Hitting a contestant in the face with a series of waterbottles was a fun challenge! I made a net out of some surplus green vinyl strapping, and a steel pipe frame to hold all of the bottles in single file. When a motor pulled on an end of the belt, they would drop into a hopper one-by-one. At the bottom of the hopper was a little conveyor belt powered by toy car motors, which would feed each bottle into a tennis ball launcher to fire them at the contestant.
I modified an old slot machine to perform a complicated task: First, after the contestant pulled the slot machine’s arm the three tumblers were to spin and then stop so that a fist icon was facing forward. Next, lights were to flash, the winnings drawer was to drop open, and then a rubber fist would pop out and punch the contestant in the balls.
Unfortunately, I don’t have any pictures of the complete machine in operation on the set, since I was too busy flipping switches and pressing buttons to control the machine. The scissor-hinged punching mechanism was re-used in an ATM machine built for the show, so you can see it there too!
This one was fun to make! I traced my hand, scaled it up 200% and then made a foam hand with acrylic nails from the pattern. The arm is made out of 2×4’s glued together and swung with the aid of pneumatics. I scaled up a normal wooden chair 150% and built it out of 2x4s and plywood. The shoes are just clown shoes painted with flat black paint. I made a sleeve out of a trouser leg and Jessie Voris helped out by stitching together some pant legs for the project.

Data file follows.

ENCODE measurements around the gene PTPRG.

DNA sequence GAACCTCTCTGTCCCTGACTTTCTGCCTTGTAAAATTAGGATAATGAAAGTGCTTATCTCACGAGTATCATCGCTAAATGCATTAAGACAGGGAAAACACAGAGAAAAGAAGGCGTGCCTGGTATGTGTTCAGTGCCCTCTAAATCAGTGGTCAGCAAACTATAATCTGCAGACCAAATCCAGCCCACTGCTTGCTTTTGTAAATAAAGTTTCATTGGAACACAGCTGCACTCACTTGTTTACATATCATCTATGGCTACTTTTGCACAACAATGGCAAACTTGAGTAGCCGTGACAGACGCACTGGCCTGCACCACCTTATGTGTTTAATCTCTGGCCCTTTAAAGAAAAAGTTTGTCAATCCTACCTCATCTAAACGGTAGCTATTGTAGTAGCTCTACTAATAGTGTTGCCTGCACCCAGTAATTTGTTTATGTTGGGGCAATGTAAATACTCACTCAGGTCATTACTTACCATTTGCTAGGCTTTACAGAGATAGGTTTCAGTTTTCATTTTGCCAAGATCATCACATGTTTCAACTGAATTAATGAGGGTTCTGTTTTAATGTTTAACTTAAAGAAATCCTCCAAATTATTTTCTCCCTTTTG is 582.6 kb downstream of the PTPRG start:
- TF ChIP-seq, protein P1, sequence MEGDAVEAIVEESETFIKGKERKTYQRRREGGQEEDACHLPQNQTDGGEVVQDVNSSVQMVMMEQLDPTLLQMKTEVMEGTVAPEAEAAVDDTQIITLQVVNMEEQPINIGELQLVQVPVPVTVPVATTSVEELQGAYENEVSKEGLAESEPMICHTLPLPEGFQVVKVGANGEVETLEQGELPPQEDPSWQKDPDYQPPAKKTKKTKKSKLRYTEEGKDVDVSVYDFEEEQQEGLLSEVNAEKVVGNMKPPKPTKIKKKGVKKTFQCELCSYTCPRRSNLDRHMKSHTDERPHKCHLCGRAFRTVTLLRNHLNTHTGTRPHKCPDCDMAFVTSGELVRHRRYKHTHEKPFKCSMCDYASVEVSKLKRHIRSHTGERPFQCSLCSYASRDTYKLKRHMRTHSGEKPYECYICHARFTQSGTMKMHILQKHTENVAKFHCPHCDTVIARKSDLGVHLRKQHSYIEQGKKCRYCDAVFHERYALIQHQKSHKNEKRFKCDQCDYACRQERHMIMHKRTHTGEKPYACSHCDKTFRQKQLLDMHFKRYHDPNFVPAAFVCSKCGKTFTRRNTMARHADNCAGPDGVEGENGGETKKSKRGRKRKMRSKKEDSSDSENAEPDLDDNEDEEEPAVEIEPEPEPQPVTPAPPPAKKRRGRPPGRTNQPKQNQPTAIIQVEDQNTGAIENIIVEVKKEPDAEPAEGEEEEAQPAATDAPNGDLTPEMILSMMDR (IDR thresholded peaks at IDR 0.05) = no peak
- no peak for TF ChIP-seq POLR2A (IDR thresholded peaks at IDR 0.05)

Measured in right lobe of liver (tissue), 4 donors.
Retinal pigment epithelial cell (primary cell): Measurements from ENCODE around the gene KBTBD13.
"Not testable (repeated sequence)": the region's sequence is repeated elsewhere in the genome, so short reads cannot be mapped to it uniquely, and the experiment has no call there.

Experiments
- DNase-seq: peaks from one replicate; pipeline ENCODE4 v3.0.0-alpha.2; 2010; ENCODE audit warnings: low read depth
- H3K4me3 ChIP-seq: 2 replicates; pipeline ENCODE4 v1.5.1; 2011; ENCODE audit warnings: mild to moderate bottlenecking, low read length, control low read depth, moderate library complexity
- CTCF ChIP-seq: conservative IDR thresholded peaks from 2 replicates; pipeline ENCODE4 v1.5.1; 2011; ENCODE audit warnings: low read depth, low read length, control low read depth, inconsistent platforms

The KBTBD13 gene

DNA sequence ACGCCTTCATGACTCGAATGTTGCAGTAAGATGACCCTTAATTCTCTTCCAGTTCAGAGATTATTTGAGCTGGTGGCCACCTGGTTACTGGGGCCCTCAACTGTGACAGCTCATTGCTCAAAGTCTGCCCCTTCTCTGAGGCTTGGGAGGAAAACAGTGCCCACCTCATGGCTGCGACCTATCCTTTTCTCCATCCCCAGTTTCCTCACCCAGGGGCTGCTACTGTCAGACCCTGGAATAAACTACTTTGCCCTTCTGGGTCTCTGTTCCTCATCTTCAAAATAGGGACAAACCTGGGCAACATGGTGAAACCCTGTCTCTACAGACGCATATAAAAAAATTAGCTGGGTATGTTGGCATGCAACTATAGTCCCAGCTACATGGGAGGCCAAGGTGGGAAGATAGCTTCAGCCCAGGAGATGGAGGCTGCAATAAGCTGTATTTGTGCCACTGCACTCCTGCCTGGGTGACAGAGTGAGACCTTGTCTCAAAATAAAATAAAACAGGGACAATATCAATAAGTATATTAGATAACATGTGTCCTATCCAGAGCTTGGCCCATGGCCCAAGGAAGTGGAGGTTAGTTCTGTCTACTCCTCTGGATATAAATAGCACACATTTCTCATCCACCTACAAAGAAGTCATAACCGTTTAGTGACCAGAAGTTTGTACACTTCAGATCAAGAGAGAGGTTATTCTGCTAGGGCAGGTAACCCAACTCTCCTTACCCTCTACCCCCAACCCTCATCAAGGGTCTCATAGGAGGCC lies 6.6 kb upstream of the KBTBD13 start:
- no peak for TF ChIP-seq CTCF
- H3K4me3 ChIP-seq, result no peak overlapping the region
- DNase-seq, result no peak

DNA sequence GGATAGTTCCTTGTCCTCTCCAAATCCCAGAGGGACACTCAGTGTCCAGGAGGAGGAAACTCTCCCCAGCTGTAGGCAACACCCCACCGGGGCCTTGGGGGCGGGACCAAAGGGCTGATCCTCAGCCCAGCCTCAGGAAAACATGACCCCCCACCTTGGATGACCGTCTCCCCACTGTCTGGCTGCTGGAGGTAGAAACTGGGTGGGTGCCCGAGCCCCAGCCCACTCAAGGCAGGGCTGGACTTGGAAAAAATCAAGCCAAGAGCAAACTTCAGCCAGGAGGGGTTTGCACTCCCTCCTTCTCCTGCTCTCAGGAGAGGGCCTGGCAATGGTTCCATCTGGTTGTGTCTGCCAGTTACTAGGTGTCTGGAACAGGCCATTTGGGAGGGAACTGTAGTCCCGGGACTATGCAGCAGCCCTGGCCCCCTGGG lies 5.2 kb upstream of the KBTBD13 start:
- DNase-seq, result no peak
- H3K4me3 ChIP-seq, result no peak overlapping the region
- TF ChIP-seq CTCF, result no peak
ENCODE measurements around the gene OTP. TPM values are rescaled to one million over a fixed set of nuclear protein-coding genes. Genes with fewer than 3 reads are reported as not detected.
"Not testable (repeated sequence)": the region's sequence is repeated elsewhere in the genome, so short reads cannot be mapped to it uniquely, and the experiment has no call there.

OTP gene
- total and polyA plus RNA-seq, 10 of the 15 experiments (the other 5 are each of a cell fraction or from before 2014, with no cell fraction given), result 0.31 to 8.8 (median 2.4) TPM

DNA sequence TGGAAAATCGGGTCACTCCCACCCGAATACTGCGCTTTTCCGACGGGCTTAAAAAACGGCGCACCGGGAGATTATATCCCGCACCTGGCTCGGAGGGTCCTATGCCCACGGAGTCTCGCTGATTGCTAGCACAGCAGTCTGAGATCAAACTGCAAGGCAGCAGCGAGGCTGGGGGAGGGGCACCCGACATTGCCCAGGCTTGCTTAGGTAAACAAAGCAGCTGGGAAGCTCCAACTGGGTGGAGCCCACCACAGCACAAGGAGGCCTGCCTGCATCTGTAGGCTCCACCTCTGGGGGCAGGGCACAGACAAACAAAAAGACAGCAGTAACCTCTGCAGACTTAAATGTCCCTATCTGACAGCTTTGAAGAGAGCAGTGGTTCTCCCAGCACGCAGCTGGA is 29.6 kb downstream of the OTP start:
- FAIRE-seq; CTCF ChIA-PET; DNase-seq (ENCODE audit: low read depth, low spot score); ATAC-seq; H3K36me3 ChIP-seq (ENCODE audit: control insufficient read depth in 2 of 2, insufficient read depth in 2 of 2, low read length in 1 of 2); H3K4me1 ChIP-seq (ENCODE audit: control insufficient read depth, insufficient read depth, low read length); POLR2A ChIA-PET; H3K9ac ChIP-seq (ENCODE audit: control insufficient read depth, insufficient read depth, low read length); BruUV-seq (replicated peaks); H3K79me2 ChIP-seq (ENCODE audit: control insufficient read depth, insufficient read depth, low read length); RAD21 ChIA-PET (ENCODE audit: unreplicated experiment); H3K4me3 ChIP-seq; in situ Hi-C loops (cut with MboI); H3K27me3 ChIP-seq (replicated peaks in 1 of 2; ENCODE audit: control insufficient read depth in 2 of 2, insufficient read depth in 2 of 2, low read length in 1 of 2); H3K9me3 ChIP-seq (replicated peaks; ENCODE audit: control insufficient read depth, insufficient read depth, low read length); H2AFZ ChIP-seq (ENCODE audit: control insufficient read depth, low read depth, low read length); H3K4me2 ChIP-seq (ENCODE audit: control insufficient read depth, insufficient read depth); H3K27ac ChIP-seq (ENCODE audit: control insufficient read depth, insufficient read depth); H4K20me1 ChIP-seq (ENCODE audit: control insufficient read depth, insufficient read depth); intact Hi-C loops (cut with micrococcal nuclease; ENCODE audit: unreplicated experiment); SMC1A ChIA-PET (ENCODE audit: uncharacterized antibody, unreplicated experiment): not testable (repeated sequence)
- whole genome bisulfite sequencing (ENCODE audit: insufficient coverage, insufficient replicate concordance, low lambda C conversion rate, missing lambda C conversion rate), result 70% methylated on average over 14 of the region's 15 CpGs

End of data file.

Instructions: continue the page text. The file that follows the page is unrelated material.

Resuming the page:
It was tested out by almost everyone in the props department.
This one was a challenge! I made this creature out of all sorts of materials: lobster claws, doll parts, shells from the beach, latex gloves, ping-pong balls, dust masks, shark jaws, lots of latex, and a toy octopus… a real potpourri of stuff.
Katie Akana thought of the pneumatic mechanism to suddenly open the creatures’ eyes, and Courtland Premo wired up a remote control device which used CO2 cartridge tire inflators and servos to operate the pneumatics.
I made these two pies for a cooking segment on Sesame Street. One pie needed to be made out of eight complete baked apples, and the other out of eight sliced apples, with a pair of eyeglasses hidden inside. I made the crusts out of sculpey, and the apples were standard fake styrofoam fruit… I made the apples look baked by crushing them slightly so that their surface became wrinkled.
The pie filling is made out of “elastack” tinted with melted crayons. Elastack is very stretchy, so it was easy for the material to cover a hole which hid the eyeglasses inside the pie.
Also, little plastic cups are hidden in the pies and each one holds a little applesauce which could be eaten during a taste-test.
I needed to make a few junk mail flyers that were going to arrive in Big Bird’s mailbox. I stayed late one day to make sure that the “birds in slacks” flyer was done in time.